PM: And I forget where you were then, before Portland?

DS: Woodstock, New York.

PM: Woodstock, ah. So you still have a lot of friends up in that area?

DS: No. [laughs]

PM: No?

DS: Well, see, the thing is, I have a lot of friends back in New York City. I lived in New York City for pretty much ten years, and I moved up to Woodstock, 90 minutes north of New York City, as my way to escape the city. But almost as soon as I moved up there--that was '98, that's when I started CD Baby--and I just couldn't handle the winters, man. So I only really lasted in Woodstock for two or three years.

PM: Right. You didn't ever run into an old friend of mine, tremendous singer up there, named Leslie Ritter, did you?

DS: No, I don't think I know her.

PM: Or Scott Petito? Great musician. He has a studio in--

DS: Oh! Well, of course I know Scott Petito.

PM: They're a pair.

DS: Okay. Scott's been on CD Baby forever, I must know Leslie, too.

PM: Considering that you only deal directly with independent artists, the stats that I reacquainted myself with are staggering! I mean, 90,000 artists--

DS: Yeah.

PM: --a million and a half records, and 14 million dollars paid out to Indie musicians.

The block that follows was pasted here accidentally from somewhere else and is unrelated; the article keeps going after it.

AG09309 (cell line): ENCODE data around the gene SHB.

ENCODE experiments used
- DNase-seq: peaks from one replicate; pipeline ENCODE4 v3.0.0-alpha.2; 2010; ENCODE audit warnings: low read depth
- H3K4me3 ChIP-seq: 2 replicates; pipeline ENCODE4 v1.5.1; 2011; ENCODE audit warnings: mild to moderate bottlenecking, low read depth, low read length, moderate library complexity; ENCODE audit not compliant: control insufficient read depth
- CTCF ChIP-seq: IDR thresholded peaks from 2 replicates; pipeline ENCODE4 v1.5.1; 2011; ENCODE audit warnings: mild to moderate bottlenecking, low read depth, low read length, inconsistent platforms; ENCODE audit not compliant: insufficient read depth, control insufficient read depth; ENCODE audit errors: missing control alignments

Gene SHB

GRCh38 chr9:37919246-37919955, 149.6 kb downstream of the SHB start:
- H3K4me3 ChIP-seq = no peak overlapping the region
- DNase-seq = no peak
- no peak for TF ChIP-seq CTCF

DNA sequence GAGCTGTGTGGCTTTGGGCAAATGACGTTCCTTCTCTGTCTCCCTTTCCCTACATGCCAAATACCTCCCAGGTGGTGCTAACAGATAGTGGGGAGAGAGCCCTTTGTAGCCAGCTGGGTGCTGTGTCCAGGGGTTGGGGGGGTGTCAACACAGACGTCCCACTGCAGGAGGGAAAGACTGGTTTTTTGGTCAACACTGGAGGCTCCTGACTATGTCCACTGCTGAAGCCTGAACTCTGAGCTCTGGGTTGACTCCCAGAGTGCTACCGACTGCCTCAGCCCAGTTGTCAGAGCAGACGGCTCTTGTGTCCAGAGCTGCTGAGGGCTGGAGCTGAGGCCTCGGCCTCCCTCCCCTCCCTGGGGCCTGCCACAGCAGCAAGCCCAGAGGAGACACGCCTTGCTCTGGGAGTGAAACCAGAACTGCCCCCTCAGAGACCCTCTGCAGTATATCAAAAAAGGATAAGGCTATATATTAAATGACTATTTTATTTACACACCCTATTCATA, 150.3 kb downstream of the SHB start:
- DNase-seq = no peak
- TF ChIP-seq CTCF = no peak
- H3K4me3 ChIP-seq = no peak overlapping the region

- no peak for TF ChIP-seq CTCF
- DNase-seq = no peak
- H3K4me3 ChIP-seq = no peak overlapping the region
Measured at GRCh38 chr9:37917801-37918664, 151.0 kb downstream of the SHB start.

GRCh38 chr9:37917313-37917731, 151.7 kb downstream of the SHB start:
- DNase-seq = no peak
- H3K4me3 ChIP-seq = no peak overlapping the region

DS: Crazy, isn't it?

PM: It's unbelievable.

DS: I mean, I never expected... You know what's funny? When CD Baby was nine months or so old, I hired my first employee, that was John Steup. He's still the VP of the company today. He occasionally pulls out and makes fun of this email I sent him back in the beginning of '99 when I was saying, "Man, can you imagine, we might need to really prepare. This thing might get huge one day. I mean, we might have 100 artists here."

PM: [laughs]

DS: "And we might need a third employee. And can you imagine if this thing grows to, like, 100 artists and three employees--I mean, we're going to have to figure out how to network these computers together and share our Filemaker database."

PM: [laughs]

DS: "I mean, this stuff might not fit in the bedroom anymore, so we might have to look into getting some kind of a shed or something like that."

PM: Unbelievable.

DS: To me, that was the idea of this thing growing huge: 100 artists and two people running it. Yeah.

PM: Wow. I mean, you remember, as I do, the Nashville company, Songs.com--

DS: Yeah.

PM: --that no sooner had it grown to 300 artists or so, it sold to Gaylord Entertainment for $1.2 million.